KNOXVILLE, Tenn. (WATE) — On a hot summer evening at Harriet Tubman Park, you can find orange cones filling the third court. And the sound of the ball hitting the ground followed by a “swoosh” as the basketball sinks through the hoop, accompanied by shouts of encouragement as a “JMike” training session takes place.
Knoxville native Jamichael Blair’s first love is basketball. After a knee injury cut his career short, he found a way to stay around the game; working as a skills and development coach.
“To be close to the game and stay connected to the game, why not give back to the youth?” said Blair.
Blair’s love for basketball goes all the way back to when he was 8 years old. He continued to play through high school for Austin-East, then went on to play in college. Blair played at Sheridan College and then transferred to Lee University where the “injury bug” got him — cutting his career short.
But he did not want his relationship with basketball to end.
After working as an assistant coach for some time, he decided he enjoyed working one-on-one with young basketball players, honing in on the fundamentals of basketball.
“Some kids got it, but others need that little push,” says Blair, “They weren’t working on the game besides coming to practice—they needed someone to give them that confidence and motivate them.”
Blair is going on five years of helping develop local talent. Running shooting and dribbling drills to help perfect their technique while motivating them to keep working hard.
“That’s my passion to give back, to put whatever I got in me to them,” says Blair, “that I learned over my years and experience with the game.”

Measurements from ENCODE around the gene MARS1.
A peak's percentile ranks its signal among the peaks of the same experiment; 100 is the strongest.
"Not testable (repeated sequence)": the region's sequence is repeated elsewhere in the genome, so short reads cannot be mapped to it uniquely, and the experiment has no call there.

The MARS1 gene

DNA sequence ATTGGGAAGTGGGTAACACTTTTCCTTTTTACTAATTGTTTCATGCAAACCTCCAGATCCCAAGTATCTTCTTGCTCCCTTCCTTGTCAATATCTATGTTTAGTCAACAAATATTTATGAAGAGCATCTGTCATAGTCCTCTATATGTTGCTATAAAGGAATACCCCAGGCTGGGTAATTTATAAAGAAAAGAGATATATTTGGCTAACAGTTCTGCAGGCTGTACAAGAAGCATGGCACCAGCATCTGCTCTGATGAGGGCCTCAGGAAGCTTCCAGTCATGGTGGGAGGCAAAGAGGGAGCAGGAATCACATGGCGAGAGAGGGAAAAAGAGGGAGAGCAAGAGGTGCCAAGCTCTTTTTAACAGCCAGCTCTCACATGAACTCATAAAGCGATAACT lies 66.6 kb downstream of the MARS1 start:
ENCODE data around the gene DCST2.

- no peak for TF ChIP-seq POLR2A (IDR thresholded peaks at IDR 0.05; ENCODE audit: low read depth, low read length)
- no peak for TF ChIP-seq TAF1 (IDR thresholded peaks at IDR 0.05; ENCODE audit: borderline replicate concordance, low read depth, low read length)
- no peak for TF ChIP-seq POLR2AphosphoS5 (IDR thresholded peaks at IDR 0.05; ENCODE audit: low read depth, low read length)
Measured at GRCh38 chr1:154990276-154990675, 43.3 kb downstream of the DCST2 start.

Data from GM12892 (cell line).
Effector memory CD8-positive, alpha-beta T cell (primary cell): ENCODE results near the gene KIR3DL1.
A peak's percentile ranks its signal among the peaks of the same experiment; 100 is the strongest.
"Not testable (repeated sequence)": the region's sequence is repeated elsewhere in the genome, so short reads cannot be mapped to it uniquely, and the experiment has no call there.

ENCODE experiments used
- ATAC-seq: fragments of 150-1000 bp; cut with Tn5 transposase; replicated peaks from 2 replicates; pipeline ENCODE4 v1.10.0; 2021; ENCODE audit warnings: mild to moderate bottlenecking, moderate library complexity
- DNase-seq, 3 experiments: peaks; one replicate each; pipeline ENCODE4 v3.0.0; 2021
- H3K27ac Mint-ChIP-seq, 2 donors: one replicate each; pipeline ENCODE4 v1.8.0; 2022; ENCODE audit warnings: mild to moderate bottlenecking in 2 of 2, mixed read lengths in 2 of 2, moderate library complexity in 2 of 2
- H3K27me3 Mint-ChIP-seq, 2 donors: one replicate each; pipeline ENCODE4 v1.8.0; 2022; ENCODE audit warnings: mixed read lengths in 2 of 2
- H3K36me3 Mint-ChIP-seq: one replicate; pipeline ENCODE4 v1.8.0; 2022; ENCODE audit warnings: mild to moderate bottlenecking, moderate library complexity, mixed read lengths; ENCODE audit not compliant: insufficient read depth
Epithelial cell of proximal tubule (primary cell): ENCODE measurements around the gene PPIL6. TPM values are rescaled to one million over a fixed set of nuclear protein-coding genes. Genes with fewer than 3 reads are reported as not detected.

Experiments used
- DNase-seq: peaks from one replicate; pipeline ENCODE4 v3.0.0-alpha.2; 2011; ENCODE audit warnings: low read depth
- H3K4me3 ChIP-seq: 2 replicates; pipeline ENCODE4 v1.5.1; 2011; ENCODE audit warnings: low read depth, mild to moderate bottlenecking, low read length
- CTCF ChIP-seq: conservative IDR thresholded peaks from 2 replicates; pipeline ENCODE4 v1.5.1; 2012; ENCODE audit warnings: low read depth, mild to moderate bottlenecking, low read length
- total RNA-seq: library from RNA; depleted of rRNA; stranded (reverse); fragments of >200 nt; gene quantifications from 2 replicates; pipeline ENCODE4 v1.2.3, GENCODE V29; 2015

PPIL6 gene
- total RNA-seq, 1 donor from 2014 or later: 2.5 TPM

His style of coaching reflects his motto, “get better, or get worse.” He holds the kids he is working with accountable, making them re-start a drill if they lose control of the ball. He also will offer words of encouragement if they connect the ball to the hoop in a layup, or gracefully complete a jump shot.
“If they’re successful, I’m successful,” says Blair with a smile on his face.
He also teaches them skills that transcend the basketball court, as the game facilitates hard work ethic, passion, dedication and teamwork.
“These kids need some positive role models,” says Blair, “This is worth more than a million dollars, trillion dollars to me; giving back to these kids.”
With developing young talent, Blair is hoping to help to put Knoxville on the map when it comes to cities known for good basketball. He tells his friends and family that his goal is to “flip the state,” to make it known that there is “good basketball here in East Tennessee.”
Blair works independently and his coaching sessions “JMike Workouts” an be found through his facebook or Instagram.
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